Arrange for a quiet, private spot (to ensure confidentiality) to meet and talk.  Offer the parents a beverage so they can feel relaxed – this can be a very stressful time for parents, especially if it is their first conference and they are nervous about speaking to the teacher.  To help prevent communication barriers, use an oval or round table to sit around, rather than sit across from one another.  Make sure the table is large enough to display and comfortably share the child’s portfolio materials as the teacher and parents sit side by side.

Body Language
A teacher needs to be aware that her body language is a powerful silent communicator.  To use her body in a positive way, she needs to keep good eye contact with the parents and show openness by not crossing her arms.  During the conference, she should smile when parents speak and acknowledge their comments with a nod, and covey  seriousness when appropriate.

The Importance of Listening
A conference is a two-way experience.  The teacher needs to listen carefully and be receptive to the ideas, information and concerns shared by the parents.  The teacher should give parents her full attention and try not to interrupt.  The teacher needs to let the parents know she cares about what they are saying.  For instance, she might say, “What you have shared helps me to understand why Jon has a hard time falling asleep at naptime.”

If the parents seem upset, the teacher may wish to reschedule the conference for another time with the director’s assistant.  Effective communication only occurs if the parents and teacher are willing to listen to each other’s comments and thoughts.

Verbal and Written Communication
To stimulate conversation, the conference should begin on a positive note with the teacher sharing something special about the child from her anecdotal records.  For example, she might explain, “Reba jumped up and down at the easel on Monday when she created her favorite color, pink, as she painted over the red paint with her white brush.  She enthusiastically shared her discovery with her friends.”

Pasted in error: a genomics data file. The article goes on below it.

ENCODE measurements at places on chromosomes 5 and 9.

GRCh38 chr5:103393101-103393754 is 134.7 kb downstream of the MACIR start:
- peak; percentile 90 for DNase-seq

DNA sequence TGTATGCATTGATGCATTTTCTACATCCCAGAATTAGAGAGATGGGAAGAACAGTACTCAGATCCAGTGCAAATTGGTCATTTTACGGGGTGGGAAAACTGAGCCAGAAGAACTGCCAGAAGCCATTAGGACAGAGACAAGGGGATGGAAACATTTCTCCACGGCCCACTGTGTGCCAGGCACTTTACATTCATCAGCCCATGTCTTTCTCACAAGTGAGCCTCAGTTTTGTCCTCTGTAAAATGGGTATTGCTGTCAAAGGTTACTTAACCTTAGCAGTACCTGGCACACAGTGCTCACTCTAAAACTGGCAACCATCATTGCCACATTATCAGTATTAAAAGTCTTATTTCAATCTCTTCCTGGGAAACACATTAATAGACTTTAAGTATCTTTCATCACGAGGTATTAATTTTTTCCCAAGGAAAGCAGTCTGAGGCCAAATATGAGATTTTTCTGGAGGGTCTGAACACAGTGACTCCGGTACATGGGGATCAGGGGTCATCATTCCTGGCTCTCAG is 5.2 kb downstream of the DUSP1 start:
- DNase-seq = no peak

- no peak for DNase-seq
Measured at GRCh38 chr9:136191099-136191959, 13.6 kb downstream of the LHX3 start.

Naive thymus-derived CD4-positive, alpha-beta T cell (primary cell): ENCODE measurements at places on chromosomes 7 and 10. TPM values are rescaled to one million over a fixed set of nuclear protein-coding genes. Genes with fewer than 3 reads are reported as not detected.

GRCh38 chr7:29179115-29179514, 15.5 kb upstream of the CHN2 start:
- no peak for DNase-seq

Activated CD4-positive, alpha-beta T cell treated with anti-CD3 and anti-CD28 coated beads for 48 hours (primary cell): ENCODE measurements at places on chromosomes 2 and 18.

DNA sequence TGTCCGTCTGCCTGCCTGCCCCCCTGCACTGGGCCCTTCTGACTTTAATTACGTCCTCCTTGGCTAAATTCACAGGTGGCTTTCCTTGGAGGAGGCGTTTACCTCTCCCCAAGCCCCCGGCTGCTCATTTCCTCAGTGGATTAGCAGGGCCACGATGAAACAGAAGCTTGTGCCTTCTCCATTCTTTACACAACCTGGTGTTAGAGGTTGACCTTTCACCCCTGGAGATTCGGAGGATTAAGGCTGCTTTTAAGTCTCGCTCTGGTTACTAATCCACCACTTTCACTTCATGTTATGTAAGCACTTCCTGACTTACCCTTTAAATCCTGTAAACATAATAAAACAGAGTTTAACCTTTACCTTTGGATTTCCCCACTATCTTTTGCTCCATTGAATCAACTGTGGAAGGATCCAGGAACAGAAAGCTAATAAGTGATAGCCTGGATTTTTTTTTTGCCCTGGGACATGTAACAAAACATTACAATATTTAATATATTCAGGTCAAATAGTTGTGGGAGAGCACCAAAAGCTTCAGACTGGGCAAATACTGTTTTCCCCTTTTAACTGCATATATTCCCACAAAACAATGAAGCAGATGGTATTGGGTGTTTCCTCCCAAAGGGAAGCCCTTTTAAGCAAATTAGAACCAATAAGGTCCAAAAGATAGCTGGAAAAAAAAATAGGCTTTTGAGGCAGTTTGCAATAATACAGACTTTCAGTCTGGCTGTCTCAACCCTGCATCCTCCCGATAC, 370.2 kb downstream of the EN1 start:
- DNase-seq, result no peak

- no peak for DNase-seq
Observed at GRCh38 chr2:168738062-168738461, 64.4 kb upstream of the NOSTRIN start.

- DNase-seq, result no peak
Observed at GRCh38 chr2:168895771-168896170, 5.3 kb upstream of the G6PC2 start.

And, it would be very meaningful to be able to share with her parents Reba’s painting labeled “pink” which had been placed in her portfolio.  Such a visually descriptive material helps to reassure the parents that their child is really learning about things, like colors, in school.  It also lets the parents know through the conversation about the assignment that the teacher values their child's unique contributions.

The teacher may decide to share information about the child’s interests, learning styles and developmental progress through a tour of the room to discuss the student’s participation in a variety of displayed projects or by reviewing her skill development noted on a checklist.

To involve the parents immediately, the teacher should begin with open-ended questions, like, “What activities does Brian like to do with his hands?”  Because parents may have many of their own questions, the teacher should be a flexible as possible to encourage their communication. She should try to provide as much uninterrupted time as possible (cell phone off, duties with children covered by her assistant), so they can concentrate on their conversation and the sharing of ideas.

The teacher must take care not to be condescending when she speaks as this will immediately turn parents off.  Using a pleasant, professional tone of voice is helpful.  It is important to remember that having a discussion with parents is meaningful, but lecturing them is not.